If Diderot thought our words could carry the world forward to heaven, others—more often scientists than philosophers, though forcing that distinction on the 18th and 19th centuries is a bit of an anachronism—believed that the material heaven that is already on earth could be explained by simple laws acting on the world over bygone eons. The view is perhaps most famously presented in the final paragraph of Darwin’s Origin of Species:

It is interesting to contemplate an entangled bank, clothed with many plants of many kinds, with birds singing on the bushes, with various insects flitting about, and with worms crawling through the damp earth, and to reflect that these elaborately constructed forms, so different from each other, and dependent on each other in so complex a manner, have all been produced by laws acting around us… Thus, from the war of nature, from famine and death, the most exalted object which we are capable of conceiving, namely, the production of the higher animals, directly follows. There is grandeur in this view of life, with its several powers, having been originally breathed into a few forms or into one; and that, whilst this planet has gone cycling on according to the fixed law of gravity, from so simple a beginning endless forms most beautiful and most wonderful have been, and are being, evolved.

Others carried the Darwinian logic to new domains. In geology, earth’s topography had traditionally been explained by a single Biblical catastrophe—Noah’s flood or something similar—but, in the late-18th and 19th centuries, scientists began to understand that the shape of our world could be explained in much the same was as Darwin explained the residents of Eden: as the result of simple laws acting over unimaginably long periods of time. Muir expressed the logic beautifully, in his explication of the glacial history of Yosemite:

There is sublimity in the life of a glacier. Water rivers work openly, and so the rains and the gentle dews, and the great sea also grasping all the world: and even the universal ocean of breath, though invisible, yet speaks aloud in a thousand voices, and proclaims its modes of working and its power: but glaciers work apart from men, exerting their tremendous energies in silence and darkness, outspread, spirit-like, brooding above predestined rocks unknown to light, unborn, working on unwearied through unmeasured times, unhalting as the stars, until at length, their creations complete, their mountains brought forth, homes made for the meadows and the lakes, and fields for waiting forests, earnest, calm as when they came as crystals from the sky, they depart.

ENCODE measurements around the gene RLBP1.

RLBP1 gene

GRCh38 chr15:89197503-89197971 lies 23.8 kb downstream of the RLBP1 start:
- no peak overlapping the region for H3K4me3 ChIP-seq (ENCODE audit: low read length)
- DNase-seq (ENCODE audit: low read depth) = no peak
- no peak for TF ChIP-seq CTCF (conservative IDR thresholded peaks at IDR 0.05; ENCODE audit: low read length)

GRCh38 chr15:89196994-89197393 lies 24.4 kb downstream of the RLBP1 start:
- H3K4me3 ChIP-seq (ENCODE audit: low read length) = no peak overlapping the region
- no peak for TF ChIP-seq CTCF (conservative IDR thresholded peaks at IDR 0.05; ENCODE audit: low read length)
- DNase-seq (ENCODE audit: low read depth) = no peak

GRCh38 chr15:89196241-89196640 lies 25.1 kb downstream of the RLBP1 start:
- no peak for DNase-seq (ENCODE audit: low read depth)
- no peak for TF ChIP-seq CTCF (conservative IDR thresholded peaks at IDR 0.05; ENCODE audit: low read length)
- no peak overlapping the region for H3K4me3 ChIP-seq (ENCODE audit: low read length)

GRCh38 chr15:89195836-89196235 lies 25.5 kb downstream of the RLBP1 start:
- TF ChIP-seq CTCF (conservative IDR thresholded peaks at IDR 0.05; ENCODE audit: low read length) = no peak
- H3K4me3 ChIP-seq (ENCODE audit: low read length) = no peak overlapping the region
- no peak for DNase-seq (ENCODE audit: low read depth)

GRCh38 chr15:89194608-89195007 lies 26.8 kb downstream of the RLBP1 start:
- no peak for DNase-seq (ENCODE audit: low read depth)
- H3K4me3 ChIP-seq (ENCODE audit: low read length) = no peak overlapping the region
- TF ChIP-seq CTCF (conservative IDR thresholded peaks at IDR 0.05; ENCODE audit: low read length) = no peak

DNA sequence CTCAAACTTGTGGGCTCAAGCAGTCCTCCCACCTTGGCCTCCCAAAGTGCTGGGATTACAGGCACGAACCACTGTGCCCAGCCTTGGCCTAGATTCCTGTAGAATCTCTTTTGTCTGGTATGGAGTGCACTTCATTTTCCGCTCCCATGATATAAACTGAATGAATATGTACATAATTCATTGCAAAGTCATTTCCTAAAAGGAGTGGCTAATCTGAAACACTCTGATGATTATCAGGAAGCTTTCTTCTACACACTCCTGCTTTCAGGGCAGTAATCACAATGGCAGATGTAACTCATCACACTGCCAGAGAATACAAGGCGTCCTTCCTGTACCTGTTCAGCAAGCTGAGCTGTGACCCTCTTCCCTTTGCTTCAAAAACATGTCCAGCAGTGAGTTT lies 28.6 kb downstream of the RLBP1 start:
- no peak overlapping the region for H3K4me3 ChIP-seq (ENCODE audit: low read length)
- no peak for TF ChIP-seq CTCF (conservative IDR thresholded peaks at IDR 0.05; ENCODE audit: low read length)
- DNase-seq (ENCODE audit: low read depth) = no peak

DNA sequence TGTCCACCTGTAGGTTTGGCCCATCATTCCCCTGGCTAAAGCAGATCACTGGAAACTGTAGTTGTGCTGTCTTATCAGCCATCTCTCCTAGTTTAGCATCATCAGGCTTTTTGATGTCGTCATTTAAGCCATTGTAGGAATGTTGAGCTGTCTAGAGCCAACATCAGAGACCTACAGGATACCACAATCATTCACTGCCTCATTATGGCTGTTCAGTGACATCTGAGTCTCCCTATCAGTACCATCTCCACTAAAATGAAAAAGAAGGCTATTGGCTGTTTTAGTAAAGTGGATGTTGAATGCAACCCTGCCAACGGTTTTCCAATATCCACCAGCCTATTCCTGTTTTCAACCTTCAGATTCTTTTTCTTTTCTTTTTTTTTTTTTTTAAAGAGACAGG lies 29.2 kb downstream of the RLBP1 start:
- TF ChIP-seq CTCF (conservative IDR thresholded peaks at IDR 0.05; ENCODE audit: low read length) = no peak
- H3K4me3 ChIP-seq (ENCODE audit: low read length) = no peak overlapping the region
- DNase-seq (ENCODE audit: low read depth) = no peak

In college, I was entranced with Diderot’s view. I studied philosophy and politics, I got a PhD, I wrote diligently—always motivated by the idea that my words could somehow bring a better heaven. And I still sort of believe that. But in the last few years I’ve realized that the obsession with building a new heaven in the future can blind to the one that the world’s long history has already built for us here. So, in addition to the work of progress, we need to heed the work of preservation. Leaving this a better place is not just a matter of creation; it’s a matter of conservation.


I walk back to camp as the day’s last light fades, and interrupt one of my deer friends from earlier, who’s apparently made a bedding area near mine, and is lying there with her eyes half open. I worry for a moment that she’s hurt, but no: she jumps up just after I notice her, walks a few feet to a seemingly preferable place, and lazily lies back down.

I’ve never seen anything like it.

Drifting off to my own sleep, I think again about the grandeur of this place. It’s grand not because it provides uncommonly long view, but because the time it represents is, in the context of a single human life, uncommonly—one almost wants to say unthinkably—long. And it feels distant not because it’s from the distant past, but because it exists on a timescale far different from my own. It’s been building for longer than we’ve been a species: its contours sculpted by ancient ice, flowers and grasses evolved over millennia. On that timescale, the deer and I really are just distant cousins.

Time’s made a paradise here far greater than I or we ever could. If we have any role here at all, it’s to guard it for the future, so that posterity can inhabit the heaven that we too often overlook.